The ALP also has a bunch of accessories available that helps add a lot of useful functionality. For example, you can integrate it with a variety of different radar detectors to have just one setup for both radar and laser, you can get voice alerts with the HiFi module, you can pair it with your phone over bluetooth if you don’t want the control pad installed in your cabin, and so on. If you want a fully integrated radar/laser setup, there’s now also the Net Radar available which is a very good radar detector so you can have a complete radar and laser system for your car that’s good in both departments.

These are the jammers that just about everyone in the enthusiast community is now running, myself included. When it comes to laser jammers, there isn’t really the same level of competition that there is with radar detectors.

Find out how the AntiLaser Priority compares to the best laser jammers of 2016.

Find out how the AntiLaser Priority compares to the best laser jammers.

ALP installed in a 911 with arrows

ALP duals installed on a 911, image courtesy of BRD & JK Automotive Designs

What About The Other Laser Jammers?

The previous top jammers were the Blinder HP-905 Compact and the Laser Interceptor.

AL Head Comparison

The LI’s were the previous top jammers on the market and they were the best for many years. They were the jammers to get. After some time, the heads started showing their age, especially as new anti-jamming lidar guns like the DragonEye started coming onto the market and the LI’s weren’t able to respond accordingly due to them using older hardware. That was around when AntiLaser stepped in with their far more sophisticated hardware with the ability to jam these new guns while LI basically threw in the towel. The US distributor is now no longer even involved with LI’s and is now involved with Stinger. Stinger makes what is currently the second best jammer and I’ll talk about them in just a moment.

When the LI was popular there was also the Blinder HP-905. These were similar in capability to the LI’s and their main advantage was the fact that they offered smaller heads. This meant for a less visible install and also made it easier to install the jammer heads in grills where the LI’s were too large to fit. This was the reason I went for HP-905’s over LI’s and they saved me every time I needed them. I’m glad to have run them. The main drawback is that Blinder’s history of updates is pretty lousy and they would claim to be able to jam certain lidar guns like the Poliscan when in reality they couldn’t. They’re just not very good at keeping their jammers updated over time (there hasn’t been an update for several years now) and this is something that you really do need to look for when selecting a jammer. So the lack of updates along with the inability to jam some of the newest guns on the markets is what is having people move away from the Blinder units. It’s why I switched.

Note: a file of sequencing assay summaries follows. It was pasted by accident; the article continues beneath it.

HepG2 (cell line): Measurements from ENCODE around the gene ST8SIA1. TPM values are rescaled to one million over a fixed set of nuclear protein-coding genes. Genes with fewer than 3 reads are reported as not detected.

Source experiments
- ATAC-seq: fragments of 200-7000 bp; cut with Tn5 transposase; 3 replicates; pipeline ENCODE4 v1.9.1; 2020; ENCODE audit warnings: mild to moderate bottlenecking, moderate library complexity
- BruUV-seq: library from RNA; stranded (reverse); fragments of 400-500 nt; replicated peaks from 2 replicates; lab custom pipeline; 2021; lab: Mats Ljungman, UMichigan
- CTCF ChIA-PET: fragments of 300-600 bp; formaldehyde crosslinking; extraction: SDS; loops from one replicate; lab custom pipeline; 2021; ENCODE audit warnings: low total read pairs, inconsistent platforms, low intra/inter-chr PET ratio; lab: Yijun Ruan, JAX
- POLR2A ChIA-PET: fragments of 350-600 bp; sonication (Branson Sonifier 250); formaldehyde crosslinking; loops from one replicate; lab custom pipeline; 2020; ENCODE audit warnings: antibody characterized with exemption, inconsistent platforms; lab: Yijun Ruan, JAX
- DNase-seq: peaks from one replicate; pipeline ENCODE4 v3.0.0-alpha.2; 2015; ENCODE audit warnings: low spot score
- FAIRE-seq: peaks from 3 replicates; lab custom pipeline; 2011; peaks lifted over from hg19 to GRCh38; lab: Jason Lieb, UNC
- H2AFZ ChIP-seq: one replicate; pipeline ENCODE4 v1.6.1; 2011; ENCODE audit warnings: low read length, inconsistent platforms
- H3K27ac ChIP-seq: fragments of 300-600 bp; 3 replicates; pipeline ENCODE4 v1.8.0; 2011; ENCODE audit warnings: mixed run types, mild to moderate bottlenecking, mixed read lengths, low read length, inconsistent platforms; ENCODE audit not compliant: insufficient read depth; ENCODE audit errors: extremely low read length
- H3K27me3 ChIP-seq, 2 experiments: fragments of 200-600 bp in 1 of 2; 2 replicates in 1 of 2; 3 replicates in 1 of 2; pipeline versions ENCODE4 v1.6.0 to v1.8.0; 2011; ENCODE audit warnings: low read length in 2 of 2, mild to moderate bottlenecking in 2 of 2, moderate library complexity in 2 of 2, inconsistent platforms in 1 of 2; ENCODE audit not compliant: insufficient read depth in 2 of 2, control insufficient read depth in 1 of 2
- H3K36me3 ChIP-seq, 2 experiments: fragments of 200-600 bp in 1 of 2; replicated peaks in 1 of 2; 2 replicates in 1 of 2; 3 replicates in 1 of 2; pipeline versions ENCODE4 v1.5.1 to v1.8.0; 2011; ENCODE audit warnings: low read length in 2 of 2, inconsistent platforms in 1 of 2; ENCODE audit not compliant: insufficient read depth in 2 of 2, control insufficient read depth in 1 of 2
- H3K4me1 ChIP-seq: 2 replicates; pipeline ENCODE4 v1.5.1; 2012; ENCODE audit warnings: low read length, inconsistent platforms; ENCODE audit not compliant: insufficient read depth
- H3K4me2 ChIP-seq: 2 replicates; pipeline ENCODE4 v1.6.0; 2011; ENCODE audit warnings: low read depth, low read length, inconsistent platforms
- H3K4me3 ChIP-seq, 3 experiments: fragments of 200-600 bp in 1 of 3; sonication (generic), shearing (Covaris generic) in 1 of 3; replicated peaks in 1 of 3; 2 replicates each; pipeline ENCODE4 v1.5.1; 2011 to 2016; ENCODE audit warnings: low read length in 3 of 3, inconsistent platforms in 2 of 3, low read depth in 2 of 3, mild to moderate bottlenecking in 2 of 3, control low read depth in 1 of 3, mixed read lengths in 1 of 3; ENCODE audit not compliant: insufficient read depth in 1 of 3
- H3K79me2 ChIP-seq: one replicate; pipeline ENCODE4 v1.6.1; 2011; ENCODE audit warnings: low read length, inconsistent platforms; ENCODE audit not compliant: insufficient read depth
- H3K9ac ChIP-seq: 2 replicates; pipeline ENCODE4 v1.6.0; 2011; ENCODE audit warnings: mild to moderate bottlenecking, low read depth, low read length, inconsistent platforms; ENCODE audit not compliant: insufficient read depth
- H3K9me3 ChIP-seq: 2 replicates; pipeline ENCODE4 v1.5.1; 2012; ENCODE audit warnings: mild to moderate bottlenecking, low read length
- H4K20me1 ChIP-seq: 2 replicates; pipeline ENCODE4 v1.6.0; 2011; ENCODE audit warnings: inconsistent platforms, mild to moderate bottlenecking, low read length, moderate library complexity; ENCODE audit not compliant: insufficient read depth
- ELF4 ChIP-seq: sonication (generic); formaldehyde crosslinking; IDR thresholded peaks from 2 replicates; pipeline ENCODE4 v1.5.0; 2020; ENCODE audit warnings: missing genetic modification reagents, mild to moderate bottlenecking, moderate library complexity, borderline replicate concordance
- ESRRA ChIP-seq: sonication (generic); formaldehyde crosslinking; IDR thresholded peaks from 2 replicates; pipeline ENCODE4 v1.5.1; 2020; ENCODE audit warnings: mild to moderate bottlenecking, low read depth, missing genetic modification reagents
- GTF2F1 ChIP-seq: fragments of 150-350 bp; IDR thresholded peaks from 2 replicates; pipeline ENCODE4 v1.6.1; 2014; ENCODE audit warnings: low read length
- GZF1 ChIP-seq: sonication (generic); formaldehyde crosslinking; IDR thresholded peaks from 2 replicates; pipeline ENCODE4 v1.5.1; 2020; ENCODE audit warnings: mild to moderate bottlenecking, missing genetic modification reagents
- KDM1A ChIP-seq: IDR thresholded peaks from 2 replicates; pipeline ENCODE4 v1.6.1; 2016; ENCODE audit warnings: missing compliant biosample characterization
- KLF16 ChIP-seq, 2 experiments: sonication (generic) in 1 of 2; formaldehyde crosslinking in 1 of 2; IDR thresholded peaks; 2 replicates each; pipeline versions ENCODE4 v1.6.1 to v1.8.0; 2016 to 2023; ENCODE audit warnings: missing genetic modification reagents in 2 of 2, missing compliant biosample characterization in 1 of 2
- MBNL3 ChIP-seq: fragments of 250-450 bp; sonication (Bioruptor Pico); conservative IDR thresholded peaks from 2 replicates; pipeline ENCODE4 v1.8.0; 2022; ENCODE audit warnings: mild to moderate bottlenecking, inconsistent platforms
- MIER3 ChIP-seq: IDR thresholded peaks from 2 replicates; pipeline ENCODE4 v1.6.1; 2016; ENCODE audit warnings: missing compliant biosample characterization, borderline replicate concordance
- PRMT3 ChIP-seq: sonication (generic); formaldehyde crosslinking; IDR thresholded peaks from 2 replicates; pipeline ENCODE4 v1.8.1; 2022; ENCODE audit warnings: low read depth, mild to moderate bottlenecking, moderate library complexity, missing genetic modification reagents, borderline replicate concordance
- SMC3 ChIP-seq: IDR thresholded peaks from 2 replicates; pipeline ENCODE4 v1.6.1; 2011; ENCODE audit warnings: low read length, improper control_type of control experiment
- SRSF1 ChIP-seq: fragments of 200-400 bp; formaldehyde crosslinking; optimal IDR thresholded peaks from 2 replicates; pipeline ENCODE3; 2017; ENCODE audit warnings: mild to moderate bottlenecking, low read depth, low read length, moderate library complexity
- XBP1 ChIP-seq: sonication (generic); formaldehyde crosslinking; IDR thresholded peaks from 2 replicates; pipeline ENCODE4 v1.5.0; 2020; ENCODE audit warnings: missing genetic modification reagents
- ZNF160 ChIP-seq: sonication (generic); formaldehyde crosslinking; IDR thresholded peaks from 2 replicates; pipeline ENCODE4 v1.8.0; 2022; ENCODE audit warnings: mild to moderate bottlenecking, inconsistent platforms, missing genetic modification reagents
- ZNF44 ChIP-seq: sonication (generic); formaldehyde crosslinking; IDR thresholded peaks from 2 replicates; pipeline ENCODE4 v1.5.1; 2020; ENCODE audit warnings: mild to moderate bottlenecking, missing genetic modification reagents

To save some cash, you could always get one of these other systems, especially a used one. Generally though, I wouldn’t recommend it. There’s two reasons. Number one, you often have to drill holes into your grill for the jammers and potentially your interior for the controls. That’s not something that’s easy to undo and change once you need to switch systems. Additionally, the install can be a PITA when it comes to running the wires through your firewall, mounting the heads on your car, potentially having to remove your bumper, and so on. You can do it yourself which takes a lot of time, or you can have it done professionally which takes a bunch of money. I’ve seen some people doing professional installs where the install costs more than the jammer itself! Uninstalling down the line to switch over is a pain and it’s for that reason that I’d recommend that you do it right, right from the get-go. The peace of mind of knowing you’re protected is a big part of it too.